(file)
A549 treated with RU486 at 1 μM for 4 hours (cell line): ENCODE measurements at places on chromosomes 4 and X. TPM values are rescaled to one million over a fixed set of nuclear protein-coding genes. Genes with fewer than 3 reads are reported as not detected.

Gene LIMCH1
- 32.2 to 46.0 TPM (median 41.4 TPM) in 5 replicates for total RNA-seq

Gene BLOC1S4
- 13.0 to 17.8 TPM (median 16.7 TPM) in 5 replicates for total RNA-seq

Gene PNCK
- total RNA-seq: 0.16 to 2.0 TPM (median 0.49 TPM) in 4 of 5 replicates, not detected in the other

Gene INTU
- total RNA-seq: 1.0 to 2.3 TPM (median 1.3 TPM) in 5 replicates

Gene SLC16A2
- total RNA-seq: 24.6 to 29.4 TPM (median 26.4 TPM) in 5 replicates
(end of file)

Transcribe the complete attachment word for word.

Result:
A549 treated with RU486 at 1 μM for 4 hours (cell line): ENCODE measurements at places on chromosomes 4 and X. TPM values are rescaled to one million over a fixed set of nuclear protein-coding genes. Genes with fewer than 3 reads are reported as not detected.

Gene LIMCH1
- 32.2 to 46.0 TPM (median 41.4 TPM) in 5 replicates for total RNA-seq

Gene BLOC1S4
- 13.0 to 17.8 TPM (median 16.7 TPM) in 5 replicates for total RNA-seq

Gene PNCK
- total RNA-seq: 0.16 to 2.0 TPM (median 0.49 TPM) in 4 of 5 replicates, not detected in the other

Gene INTU
- total RNA-seq: 1.0 to 2.3 TPM (median 1.3 TPM) in 5 replicates

Gene SLC16A2
- total RNA-seq: 24.6 to 29.4 TPM (median 26.4 TPM) in 5 replicates